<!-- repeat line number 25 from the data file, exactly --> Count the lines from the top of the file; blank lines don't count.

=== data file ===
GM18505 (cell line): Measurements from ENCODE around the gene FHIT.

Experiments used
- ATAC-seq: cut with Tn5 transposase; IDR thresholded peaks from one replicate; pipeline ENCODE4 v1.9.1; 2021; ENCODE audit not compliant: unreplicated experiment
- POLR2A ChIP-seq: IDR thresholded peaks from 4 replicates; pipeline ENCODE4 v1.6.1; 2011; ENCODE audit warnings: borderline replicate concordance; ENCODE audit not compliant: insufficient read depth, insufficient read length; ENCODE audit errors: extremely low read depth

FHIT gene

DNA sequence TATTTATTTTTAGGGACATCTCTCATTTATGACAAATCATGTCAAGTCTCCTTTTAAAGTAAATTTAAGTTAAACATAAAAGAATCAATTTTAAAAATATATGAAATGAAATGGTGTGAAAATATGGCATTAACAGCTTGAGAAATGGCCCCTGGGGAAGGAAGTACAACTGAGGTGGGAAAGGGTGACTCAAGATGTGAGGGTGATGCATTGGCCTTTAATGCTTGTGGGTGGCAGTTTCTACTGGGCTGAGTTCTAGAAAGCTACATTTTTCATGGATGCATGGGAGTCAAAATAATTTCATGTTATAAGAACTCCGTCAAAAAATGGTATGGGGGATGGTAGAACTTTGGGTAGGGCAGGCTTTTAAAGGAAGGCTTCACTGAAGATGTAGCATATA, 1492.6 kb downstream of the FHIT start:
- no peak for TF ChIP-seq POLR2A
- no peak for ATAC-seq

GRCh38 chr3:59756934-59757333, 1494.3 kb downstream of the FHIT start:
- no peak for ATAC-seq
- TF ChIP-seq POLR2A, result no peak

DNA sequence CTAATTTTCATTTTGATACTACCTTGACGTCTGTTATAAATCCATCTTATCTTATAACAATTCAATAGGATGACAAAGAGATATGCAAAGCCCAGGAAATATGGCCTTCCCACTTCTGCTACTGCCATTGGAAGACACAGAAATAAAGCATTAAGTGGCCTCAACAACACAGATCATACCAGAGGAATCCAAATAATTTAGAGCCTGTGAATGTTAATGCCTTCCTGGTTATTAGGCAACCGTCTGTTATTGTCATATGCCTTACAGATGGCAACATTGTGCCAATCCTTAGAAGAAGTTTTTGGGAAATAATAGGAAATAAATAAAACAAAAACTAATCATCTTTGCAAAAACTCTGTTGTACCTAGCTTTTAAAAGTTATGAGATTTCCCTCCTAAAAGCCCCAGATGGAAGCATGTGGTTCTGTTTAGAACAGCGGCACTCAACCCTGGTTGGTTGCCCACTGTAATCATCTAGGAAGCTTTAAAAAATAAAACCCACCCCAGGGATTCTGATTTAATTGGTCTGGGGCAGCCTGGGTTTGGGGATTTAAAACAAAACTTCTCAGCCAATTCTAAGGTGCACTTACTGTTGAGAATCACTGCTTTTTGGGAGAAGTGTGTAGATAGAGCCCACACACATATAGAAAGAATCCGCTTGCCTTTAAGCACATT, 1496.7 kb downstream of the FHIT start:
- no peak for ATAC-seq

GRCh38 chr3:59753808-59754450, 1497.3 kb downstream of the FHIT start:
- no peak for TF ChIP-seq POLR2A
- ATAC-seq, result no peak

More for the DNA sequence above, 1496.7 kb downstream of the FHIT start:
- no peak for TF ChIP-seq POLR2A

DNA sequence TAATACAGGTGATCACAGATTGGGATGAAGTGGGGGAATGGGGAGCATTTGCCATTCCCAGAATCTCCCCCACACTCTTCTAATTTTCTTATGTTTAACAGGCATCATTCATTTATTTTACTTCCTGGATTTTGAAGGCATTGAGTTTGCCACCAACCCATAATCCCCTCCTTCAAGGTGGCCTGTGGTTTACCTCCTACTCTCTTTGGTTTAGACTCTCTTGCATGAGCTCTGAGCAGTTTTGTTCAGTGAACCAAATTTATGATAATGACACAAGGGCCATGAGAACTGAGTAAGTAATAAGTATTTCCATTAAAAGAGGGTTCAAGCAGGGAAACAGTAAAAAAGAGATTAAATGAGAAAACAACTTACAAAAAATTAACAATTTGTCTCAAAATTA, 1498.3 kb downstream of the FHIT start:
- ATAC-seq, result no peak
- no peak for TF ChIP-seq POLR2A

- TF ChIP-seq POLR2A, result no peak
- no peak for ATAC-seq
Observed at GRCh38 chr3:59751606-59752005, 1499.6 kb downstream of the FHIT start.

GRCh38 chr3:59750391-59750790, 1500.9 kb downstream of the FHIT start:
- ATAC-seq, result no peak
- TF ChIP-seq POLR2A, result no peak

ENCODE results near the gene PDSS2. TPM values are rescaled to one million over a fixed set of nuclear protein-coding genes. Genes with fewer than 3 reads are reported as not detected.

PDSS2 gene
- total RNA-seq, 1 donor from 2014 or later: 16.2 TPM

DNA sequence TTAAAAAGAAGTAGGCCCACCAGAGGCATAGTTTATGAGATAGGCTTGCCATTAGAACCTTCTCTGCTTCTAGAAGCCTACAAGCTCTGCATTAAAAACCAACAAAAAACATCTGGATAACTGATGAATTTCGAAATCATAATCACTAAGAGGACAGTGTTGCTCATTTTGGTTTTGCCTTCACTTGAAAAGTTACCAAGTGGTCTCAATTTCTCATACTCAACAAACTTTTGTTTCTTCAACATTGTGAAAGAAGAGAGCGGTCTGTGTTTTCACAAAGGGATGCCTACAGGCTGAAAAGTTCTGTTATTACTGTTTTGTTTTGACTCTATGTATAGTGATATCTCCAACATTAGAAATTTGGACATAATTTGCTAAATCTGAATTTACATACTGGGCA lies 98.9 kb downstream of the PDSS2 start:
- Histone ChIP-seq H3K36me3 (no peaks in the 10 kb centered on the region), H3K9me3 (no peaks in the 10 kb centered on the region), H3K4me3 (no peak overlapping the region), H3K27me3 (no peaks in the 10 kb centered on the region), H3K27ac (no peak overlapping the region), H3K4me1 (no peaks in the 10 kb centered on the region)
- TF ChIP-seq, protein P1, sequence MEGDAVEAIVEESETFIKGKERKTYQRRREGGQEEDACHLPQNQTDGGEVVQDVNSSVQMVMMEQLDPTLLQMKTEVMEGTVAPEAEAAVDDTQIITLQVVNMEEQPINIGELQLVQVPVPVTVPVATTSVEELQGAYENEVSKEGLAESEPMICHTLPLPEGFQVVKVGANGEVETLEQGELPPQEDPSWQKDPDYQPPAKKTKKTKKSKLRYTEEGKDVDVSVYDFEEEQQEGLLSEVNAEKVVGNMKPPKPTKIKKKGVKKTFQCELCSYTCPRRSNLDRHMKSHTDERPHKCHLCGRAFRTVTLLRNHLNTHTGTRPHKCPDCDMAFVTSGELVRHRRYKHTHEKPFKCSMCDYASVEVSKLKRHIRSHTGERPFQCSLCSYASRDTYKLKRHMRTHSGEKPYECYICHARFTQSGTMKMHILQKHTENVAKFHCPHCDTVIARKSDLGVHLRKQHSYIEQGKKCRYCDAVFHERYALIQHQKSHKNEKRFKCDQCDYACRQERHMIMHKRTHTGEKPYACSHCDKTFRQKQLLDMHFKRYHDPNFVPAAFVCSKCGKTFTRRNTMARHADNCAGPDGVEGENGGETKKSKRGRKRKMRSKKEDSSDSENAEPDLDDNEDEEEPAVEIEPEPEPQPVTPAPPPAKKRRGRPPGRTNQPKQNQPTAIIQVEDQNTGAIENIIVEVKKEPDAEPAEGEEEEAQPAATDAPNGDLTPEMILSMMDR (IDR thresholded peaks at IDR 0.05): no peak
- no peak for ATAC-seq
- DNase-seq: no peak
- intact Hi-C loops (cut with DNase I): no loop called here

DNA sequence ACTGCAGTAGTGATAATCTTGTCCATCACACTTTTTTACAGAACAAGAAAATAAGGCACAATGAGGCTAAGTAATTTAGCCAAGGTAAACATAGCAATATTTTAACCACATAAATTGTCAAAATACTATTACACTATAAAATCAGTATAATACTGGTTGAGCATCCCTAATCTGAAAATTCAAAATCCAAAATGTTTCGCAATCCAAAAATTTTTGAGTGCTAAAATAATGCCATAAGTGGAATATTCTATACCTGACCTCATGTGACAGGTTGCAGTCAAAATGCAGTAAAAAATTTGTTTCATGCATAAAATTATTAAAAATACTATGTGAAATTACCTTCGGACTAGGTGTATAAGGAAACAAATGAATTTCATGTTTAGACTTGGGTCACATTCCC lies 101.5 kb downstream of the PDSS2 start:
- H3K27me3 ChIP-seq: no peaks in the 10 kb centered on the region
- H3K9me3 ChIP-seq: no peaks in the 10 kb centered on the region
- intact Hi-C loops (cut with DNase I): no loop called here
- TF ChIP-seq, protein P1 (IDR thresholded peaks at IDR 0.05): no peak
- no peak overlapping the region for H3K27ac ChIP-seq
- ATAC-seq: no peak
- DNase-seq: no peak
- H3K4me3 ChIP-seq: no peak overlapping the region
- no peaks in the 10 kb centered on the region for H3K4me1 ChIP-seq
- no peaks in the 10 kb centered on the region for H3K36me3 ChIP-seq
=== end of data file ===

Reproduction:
GRCh38 chr3:59750391-59750790, 1500.9 kb downstream of the FHIT start: